Beavers are known for building dams on rivers and streams. They use strong front teeth to cut trees and other plants that they use both for building and for food. Beavers are slow on land, but with webbed hind-feet, and a broad tail they are good swimmers, and can stay under water for as long as 15 minutes. They have keen senses of hearing, smell, and touch. A beaver’s teeth grow continuously so that they
will not be worn down by chewing on wood.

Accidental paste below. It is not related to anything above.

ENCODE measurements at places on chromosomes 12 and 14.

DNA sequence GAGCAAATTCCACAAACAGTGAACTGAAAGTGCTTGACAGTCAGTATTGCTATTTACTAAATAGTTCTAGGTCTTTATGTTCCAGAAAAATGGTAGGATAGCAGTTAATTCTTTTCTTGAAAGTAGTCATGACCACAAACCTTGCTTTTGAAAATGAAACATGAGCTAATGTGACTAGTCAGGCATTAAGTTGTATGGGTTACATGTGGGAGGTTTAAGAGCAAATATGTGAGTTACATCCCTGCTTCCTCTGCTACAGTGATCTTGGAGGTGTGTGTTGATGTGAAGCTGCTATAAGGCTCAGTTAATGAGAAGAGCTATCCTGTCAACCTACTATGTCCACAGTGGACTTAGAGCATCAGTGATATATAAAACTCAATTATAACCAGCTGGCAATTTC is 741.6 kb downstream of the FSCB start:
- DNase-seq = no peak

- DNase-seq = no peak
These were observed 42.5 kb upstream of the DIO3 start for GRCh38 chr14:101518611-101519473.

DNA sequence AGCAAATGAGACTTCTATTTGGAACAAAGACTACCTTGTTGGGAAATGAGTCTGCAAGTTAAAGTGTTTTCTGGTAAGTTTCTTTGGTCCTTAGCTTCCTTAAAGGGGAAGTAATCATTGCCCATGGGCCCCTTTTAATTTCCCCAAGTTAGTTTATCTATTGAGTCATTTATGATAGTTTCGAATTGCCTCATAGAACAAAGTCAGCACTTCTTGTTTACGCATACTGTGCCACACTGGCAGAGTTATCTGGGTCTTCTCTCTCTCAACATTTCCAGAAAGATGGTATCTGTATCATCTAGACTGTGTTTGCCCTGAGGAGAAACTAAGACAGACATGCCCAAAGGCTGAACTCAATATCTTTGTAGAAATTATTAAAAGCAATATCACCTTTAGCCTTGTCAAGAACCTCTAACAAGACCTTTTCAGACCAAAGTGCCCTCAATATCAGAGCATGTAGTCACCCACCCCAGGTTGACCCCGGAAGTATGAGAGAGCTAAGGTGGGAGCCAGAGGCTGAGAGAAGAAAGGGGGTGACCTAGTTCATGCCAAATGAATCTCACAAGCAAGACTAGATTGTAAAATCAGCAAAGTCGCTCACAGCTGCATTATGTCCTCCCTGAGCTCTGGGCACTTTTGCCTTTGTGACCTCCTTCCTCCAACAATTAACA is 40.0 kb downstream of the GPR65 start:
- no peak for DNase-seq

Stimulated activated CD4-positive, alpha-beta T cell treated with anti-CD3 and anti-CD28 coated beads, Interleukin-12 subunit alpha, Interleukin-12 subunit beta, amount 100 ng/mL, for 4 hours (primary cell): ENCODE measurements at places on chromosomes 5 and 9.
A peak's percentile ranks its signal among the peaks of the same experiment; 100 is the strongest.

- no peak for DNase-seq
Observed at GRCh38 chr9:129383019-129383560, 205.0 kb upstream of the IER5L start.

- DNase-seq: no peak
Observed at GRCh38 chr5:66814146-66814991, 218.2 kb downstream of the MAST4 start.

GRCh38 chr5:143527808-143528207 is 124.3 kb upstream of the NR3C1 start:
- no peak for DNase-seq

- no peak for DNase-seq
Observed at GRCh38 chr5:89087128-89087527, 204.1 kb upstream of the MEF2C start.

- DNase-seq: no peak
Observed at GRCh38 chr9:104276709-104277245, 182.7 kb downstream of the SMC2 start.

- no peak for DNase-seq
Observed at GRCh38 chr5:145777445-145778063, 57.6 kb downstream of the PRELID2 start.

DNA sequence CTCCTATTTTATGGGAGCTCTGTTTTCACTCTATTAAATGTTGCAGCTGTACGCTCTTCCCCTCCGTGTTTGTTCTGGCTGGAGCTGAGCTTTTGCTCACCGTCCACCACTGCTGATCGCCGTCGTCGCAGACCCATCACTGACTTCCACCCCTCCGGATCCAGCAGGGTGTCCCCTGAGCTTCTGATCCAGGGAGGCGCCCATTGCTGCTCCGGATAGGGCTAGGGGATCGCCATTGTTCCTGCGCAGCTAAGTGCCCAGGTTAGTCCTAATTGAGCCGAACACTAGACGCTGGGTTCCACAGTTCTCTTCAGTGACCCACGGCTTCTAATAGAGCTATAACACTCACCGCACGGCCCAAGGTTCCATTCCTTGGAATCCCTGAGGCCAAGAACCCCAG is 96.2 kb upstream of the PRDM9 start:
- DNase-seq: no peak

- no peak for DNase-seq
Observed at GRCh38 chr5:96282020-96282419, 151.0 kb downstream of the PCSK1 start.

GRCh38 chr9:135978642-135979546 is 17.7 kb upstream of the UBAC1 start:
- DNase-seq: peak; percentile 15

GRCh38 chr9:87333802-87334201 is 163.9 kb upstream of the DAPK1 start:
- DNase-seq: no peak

Beavers are herbivores and prefer the wood of many trees. They also eat sedges, pond weed, and water lilies. Beavers are active mainly at night. More vulnerable on land, they tend to remain in the water as much as possible. They use their tail both to signal danger by slapping the surface of the water and as a location for fat storage. They construct their homes, or “lodges”, out of sticks, twigs, rocks and mud in lakes, streams, and tidal river deltas. These lodges may be surrounded by water, or touching land, including burrows dug into river banks.
Beavers are monogamous and have one litter per year averaging 2 – 3 kits, but as many as 6.